How my work as cultural animator started.

Philosophical Emergency: Questions more important than answers

How to creatively and innovatively use philosophy in programs aimed at the elderly.

It all started with my interest in a philosophical therapy -- an idea not very popular in Poland at the time I graduated from college. I conceptualized a couple of meetings during which participants would talk about philosophy, compare different theories with their life experiences, and feel better. I had just moved to Warsaw after graduating, with my head full of ideas, and was trying to find a way to realize them. It was November 2009. I found The Association of the Creative Initiatives “ę” -- an organization that helps debuting cultural animators realize their first projects. I spent my next few weeks in multiple meetings, discussions, library research, and performing participant outreach -- I spent time on everything that finally gave shape to what was to be called Philosophical Emergency.

Philosophical Emergency was a project that assumed that philosophy can have beneficial influence on people. The project included workshops and provided a space for discussions about matters important to everyone and which were considered within the context of different philosophical theories. Diverse guests were invited for the meetings. The project lasted for three years and was realized in Warsaw, Poland. It gathered a constant group of people but was nonetheless always open to new participants. The form evolved with time, from simple discussion meetings it turned into more experimental and sometimes artistic happenings, often in public space: philosophy readings in the parks, street surveys during which existential questions were raised, etc. The meetings were focused on a theme: a human, an animal, a plant, or values such as happiness, good, tolerance, etc. Sometimes the topic was a concrete text: Roland Barthes’ The Pleasure of the Text, John Locke’s “A Letter Concerning Toleration,” and many others. In the participants’ opinions Philosophical Emergency was a space where people with diverse experience and opinions could meet and talk -- free from judgment -- and allowed them to see the same thing from different perspectives and hence gain a healthy distance to the issue at hand. It also helped them to slow down and think about matters for which there is no time for in day to day existence. For me, as the leader, it was a great opportunity to meet a group of extraordinary individuals, confront my theoretical knowledge with priceless life experience and overcome my weaknesses. It was also a source of great friendship and, last but not least, a chance to promote philosophy as a field that can be close to life in contrary to its stereotypical image as an abstract and incomprehensible domain, which for me, as a student of Philosophy, was essential.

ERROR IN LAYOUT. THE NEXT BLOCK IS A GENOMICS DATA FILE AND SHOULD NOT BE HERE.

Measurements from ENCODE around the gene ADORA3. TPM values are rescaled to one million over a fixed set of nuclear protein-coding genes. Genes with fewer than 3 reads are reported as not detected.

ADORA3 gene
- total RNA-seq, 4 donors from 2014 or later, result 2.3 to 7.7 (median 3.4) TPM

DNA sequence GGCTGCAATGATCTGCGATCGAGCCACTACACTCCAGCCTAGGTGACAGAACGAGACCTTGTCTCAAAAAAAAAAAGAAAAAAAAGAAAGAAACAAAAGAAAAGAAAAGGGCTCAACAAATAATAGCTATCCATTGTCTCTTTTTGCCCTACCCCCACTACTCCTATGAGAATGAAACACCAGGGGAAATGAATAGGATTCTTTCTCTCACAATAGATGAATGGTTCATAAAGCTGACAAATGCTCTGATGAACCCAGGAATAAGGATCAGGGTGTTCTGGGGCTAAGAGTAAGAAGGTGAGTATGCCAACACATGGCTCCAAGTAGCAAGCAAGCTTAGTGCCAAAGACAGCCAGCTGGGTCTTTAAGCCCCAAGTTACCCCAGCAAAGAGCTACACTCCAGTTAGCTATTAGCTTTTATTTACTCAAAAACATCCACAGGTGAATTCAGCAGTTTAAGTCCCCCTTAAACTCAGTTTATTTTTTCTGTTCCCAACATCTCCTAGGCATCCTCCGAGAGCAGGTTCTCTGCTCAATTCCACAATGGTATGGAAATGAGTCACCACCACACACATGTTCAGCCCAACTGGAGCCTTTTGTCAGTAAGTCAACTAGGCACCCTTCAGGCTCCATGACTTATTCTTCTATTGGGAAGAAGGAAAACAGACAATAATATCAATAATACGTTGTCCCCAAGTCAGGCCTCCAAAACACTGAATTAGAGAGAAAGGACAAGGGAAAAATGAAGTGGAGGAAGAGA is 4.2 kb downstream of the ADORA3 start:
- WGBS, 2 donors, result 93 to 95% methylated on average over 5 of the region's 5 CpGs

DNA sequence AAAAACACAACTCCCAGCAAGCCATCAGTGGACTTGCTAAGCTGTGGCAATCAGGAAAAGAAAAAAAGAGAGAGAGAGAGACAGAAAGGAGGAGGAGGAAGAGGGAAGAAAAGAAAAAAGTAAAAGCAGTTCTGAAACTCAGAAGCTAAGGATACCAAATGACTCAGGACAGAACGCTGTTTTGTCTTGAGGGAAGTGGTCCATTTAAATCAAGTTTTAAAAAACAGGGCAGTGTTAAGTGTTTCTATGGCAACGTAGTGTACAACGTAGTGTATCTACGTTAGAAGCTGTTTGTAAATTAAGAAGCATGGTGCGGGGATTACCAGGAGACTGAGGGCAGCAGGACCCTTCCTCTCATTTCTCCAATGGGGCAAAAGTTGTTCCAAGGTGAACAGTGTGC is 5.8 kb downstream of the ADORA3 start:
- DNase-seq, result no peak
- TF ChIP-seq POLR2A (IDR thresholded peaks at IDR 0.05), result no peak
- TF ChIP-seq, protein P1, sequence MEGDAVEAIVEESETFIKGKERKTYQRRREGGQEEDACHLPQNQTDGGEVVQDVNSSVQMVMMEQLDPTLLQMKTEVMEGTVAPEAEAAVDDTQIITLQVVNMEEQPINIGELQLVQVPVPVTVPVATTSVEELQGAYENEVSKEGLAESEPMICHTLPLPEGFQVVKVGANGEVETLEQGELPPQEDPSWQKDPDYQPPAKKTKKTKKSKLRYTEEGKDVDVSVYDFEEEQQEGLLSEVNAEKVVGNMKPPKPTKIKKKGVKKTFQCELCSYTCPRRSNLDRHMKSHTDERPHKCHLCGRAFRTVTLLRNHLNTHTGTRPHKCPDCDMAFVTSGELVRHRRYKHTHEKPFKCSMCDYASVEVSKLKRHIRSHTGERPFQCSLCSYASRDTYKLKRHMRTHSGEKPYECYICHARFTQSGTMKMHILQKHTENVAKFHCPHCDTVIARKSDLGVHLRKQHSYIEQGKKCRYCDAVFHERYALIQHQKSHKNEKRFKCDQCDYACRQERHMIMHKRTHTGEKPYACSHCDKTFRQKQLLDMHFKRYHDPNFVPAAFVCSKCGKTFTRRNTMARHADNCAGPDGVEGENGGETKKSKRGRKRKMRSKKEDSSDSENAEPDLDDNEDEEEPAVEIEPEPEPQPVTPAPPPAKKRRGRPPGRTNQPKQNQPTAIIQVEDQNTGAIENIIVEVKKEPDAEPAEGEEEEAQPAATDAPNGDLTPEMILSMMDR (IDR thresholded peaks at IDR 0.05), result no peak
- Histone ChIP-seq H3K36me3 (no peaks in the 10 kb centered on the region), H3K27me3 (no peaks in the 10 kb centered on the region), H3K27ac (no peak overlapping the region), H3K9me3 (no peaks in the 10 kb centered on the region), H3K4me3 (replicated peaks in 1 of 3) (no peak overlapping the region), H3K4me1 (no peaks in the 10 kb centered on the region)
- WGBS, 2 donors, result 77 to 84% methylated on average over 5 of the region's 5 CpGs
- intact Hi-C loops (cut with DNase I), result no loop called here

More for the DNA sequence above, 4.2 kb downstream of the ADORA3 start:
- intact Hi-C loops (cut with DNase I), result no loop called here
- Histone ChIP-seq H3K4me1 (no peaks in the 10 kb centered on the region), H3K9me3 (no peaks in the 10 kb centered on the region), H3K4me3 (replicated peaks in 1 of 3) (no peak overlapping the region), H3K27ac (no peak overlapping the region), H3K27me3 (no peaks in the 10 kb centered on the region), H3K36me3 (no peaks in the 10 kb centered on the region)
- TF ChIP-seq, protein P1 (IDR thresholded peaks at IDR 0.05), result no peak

Philosophical Emergency was realized as a project of The Association of the Creative Initiatives “ę” with the cooperation of the National Cultural Center, by Marta Pawlaczek with cooperation from Karolina Pluta and Dorota Ogrodzka.

Issue Lab – Foundation Center

Are you searching for different types of data for your organizartion? The Foundation Center's Issue Lab publish updated reports on different subjects: youth, elderly, giving in USA, and much more!

Here are some upsetting facts from the last report about America's Children:
'Every fifth child (16.1 million) is poor, and every tenth child (7.1 million) is extremely poor. Children are the poorest age group and the younger they are the poorer they are. Every fourth infant, toddler and preschool child (5 million) is poor; 1 in 8 is extremely poor.'

The entire report is available here.

Giving Tuesday

Some basic information about Giving Tuesday – an important day for non-profits in America: community.givingtuesday.org/News

Where Is Home?

A TED talk (with Polish subtitles).

I recommend TED.com lectures as an inspiring material for cultural workshops.